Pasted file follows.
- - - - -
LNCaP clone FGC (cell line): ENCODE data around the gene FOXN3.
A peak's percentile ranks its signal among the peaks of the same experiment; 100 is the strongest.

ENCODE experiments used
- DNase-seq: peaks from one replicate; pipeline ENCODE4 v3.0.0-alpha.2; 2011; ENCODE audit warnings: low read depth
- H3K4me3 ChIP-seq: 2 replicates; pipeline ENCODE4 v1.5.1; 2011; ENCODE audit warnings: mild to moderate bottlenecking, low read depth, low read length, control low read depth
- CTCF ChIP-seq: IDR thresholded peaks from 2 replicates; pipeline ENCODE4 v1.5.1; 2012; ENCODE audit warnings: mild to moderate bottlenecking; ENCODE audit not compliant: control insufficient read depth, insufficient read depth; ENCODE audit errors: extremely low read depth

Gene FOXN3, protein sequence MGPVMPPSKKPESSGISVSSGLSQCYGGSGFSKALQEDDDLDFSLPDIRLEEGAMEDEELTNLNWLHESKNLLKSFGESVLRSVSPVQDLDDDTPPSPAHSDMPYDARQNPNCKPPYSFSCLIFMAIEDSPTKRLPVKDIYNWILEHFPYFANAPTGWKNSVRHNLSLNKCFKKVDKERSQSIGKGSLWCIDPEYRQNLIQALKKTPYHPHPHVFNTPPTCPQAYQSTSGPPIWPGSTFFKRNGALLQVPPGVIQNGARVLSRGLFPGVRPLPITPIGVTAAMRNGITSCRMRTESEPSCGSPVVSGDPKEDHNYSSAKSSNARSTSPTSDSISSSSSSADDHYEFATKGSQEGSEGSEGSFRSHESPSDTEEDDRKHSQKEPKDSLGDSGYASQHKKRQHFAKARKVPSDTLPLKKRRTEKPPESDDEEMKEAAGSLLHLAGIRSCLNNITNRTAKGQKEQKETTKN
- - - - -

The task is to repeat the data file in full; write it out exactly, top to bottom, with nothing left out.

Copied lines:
LNCaP clone FGC (cell line): ENCODE data around the gene FOXN3.
A peak's percentile ranks its signal among the peaks of the same experiment; 100 is the strongest.

ENCODE experiments used
- DNase-seq: peaks from one replicate; pipeline ENCODE4 v3.0.0-alpha.2; 2011; ENCODE audit warnings: low read depth
- H3K4me3 ChIP-seq: 2 replicates; pipeline ENCODE4 v1.5.1; 2011; ENCODE audit warnings: mild to moderate bottlenecking, low read depth, low read length, control low read depth
- CTCF ChIP-seq: IDR thresholded peaks from 2 replicates; pipeline ENCODE4 v1.5.1; 2012; ENCODE audit warnings: mild to moderate bottlenecking; ENCODE audit not compliant: control insufficient read depth, insufficient read depth; ENCODE audit errors: extremely low read depth

Gene FOXN3, protein sequence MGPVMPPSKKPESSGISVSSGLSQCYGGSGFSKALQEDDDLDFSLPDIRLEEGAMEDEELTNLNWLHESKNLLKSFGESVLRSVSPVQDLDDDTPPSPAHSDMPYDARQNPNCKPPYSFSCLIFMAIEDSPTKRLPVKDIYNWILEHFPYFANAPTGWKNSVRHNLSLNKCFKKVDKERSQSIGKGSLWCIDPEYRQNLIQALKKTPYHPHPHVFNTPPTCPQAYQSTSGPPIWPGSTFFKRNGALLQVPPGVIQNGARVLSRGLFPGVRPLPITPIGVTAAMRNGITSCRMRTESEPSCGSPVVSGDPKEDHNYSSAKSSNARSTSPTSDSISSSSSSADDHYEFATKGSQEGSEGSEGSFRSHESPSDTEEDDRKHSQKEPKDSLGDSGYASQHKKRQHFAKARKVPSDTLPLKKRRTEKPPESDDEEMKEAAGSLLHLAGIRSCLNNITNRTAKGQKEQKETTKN